Tag Archives: stephen king

Ghost Hunter’s Treat

18 May

    Every step taken on the creaky floorboards of the Stanley Hotel pierced the silence of our ghost tour, screeching like we were walking on banshees, adding a malevolent feel to the already chilling atmosphere. As we climbed the century-old stairs, both my mother and I were hit simultaneously with a wave of nausea. Sweat began to form at my pores, as if I were standing on the edge of a cliff, fearing for my life. I began to notice the smallest, most insignificant details, as if the missing peg in the banister was the cause of my sudden sickness. A small breeze blew on the back of my neck, as if something were breathing on me.
    Whether or not you believe in ghosts, the Stanley Hotel Ghost Tour is one of the best in the country. Not only does the Stanley Hotel in Estes Park, Colo., have a great armory of residential ghosts, it’s also the place where acclaimed horror author, Stephen King, wrote one of the scariest books of all time, which, in turn, became one of the most famous horror films of all time. (Actually scary movies are hard to come by nowadays, considering that America’s adolescent population thinks movies are a complete waste of time if nobody dies within the first fifteen minutes. When the zenith of a movie is somebody being mutilated by some insane murderer, it leaves no room for proper plot development or characters that are deeper then a mud puddle.)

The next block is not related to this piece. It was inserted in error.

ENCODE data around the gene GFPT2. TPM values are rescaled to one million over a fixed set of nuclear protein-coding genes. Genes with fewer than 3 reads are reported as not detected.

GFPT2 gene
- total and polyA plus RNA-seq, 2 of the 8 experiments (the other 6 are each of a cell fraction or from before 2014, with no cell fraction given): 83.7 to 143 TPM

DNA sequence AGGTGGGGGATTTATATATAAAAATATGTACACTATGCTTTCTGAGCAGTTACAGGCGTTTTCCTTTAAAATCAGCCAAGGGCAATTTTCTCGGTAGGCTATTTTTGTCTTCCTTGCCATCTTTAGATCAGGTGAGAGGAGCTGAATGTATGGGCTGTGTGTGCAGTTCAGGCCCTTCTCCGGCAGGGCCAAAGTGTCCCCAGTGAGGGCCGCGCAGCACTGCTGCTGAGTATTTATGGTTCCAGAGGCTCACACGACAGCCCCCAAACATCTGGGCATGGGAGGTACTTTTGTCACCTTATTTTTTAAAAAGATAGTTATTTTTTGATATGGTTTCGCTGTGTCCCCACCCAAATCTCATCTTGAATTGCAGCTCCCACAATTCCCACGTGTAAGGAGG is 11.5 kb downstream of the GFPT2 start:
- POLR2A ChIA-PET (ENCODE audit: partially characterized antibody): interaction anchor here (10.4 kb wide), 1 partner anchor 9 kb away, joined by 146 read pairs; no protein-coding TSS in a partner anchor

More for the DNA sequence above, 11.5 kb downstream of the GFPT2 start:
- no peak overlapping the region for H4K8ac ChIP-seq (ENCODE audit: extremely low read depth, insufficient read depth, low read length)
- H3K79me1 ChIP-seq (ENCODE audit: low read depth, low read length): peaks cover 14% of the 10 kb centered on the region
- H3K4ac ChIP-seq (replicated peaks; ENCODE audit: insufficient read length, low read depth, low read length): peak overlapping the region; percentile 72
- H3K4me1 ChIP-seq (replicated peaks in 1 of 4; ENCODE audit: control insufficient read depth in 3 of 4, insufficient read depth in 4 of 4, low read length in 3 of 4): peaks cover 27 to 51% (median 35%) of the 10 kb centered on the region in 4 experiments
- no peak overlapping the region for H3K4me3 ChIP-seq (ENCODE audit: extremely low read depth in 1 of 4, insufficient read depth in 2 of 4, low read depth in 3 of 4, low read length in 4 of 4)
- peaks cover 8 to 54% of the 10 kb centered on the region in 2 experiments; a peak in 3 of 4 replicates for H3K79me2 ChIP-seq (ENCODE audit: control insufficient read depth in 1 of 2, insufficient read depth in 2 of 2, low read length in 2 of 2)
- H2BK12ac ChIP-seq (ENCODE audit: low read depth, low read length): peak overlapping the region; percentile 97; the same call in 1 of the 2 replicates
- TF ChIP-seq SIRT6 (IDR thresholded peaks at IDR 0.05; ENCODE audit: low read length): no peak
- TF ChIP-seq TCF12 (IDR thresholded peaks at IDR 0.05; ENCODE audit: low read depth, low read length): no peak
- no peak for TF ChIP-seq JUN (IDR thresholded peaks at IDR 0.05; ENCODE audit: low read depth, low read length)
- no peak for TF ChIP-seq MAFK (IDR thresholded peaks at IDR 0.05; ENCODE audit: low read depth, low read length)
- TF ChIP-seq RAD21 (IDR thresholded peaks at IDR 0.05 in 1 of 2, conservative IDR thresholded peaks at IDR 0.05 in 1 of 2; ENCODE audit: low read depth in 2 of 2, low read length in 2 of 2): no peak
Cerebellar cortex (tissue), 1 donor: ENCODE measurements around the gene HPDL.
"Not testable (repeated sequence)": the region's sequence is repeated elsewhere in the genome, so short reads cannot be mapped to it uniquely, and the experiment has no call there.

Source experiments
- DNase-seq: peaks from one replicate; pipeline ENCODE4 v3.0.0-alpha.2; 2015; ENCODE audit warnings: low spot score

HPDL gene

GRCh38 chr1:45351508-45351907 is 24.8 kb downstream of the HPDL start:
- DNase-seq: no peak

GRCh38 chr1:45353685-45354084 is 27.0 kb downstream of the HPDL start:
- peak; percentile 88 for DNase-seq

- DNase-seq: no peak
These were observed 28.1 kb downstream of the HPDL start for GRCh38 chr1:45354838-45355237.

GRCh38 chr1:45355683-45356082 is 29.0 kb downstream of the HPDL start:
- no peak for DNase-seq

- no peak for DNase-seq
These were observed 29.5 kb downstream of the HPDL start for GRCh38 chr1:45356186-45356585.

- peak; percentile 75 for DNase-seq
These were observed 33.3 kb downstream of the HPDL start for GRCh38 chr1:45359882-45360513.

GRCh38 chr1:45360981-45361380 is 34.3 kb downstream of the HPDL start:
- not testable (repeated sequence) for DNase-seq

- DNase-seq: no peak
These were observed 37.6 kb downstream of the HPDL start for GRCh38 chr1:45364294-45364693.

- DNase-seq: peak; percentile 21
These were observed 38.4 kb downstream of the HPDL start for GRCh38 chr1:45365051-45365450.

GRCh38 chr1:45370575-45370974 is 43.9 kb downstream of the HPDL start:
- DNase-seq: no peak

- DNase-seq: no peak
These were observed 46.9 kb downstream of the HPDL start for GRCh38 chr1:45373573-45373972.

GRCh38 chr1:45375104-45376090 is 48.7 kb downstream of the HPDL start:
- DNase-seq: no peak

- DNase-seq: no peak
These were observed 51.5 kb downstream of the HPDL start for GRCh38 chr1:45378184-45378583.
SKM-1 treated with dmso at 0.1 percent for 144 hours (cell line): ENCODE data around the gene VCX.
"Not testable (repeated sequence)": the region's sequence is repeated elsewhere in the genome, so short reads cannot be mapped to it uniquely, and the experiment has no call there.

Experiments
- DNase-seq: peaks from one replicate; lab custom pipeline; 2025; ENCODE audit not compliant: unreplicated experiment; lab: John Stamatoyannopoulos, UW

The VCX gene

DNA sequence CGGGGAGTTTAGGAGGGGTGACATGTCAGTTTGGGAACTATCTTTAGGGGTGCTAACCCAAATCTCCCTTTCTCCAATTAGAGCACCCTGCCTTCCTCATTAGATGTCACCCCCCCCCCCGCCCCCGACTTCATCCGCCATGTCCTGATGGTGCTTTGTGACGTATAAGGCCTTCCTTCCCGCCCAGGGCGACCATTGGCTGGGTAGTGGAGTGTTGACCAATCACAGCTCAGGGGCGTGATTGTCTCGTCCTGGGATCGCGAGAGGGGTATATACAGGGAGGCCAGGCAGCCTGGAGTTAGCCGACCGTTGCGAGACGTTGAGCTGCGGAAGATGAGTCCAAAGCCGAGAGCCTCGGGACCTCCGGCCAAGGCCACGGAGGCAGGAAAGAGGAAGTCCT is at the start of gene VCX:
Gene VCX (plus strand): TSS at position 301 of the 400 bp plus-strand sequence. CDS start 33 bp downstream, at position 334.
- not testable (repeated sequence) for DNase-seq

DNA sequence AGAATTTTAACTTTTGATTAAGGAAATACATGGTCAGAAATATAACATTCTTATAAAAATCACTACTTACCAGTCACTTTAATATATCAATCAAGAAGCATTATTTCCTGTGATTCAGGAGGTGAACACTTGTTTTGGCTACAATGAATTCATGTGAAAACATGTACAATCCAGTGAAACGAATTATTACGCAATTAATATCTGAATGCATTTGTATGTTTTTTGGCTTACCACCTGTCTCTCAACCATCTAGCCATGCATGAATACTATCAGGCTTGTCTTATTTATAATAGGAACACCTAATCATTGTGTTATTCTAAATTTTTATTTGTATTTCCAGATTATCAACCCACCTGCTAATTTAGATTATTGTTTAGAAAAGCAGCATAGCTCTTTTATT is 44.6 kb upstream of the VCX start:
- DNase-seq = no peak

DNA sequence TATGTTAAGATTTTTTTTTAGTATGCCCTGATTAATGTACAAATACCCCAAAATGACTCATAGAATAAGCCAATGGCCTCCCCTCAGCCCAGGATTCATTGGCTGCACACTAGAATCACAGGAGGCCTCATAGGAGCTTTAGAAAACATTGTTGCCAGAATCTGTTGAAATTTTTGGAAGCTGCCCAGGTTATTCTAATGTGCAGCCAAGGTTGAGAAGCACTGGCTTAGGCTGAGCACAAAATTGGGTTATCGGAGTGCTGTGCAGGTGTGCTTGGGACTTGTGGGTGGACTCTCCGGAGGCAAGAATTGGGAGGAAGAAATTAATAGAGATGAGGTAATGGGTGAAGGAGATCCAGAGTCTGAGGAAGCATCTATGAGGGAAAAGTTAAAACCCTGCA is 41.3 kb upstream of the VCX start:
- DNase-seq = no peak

Fans of the popular movie The Shining may be surprised and even a little disappointed to discover that the hotel looks nothing like it did in the movie; however, there is a simple explanation for this. At the Stanley Hotel, there is no hedge maze, the hallways aren’t even the same ones shown in the movie, and the bartenders are much less spectral. This is because the movie wasn’t even filmed at the Stanley Hotel. It wasn’t even filmed in America, much less Colorado! The exterior, albeit, was filmed at Ft. Hood Oregon, but everything else was specially built in a studio in London, halfway across the globe from the actual hotel. However, Stephen King was displeased with the movie and thought that it was inaccurate and didn’t follow the book closely enough, so he came back in 1997 with a mini-series he figured would be scarier. Unfortunately, the series never became as popular as the movie.

    The true inspiration for The Shinning is the real Stanley Hotel.  So, fans of ghost hunting won’t be bothered by absence of scenery from the movie.  If it is ghosts you are looking for, a movie set is no place to find them; a haunted hotel is the right place to look. The Stanley Hotel’s claim to fame is not just the fact that Stephen King wrote The Shining there in one night, but it also has an arsenal of ghosts, poltergeists, spectres, and every supernatural manifestation in between.  And, luckily for all penny-pinchers, the tour is not exclusive to those staying at the hotel, and anyone can get in for just $15 for an adult and $10 for the children.

The Timberline Lodge at Mt. Hood, Oregon, the face of the hotel in the movie.

The Stanley Hotel, the actual inspiration for Stephen King's novel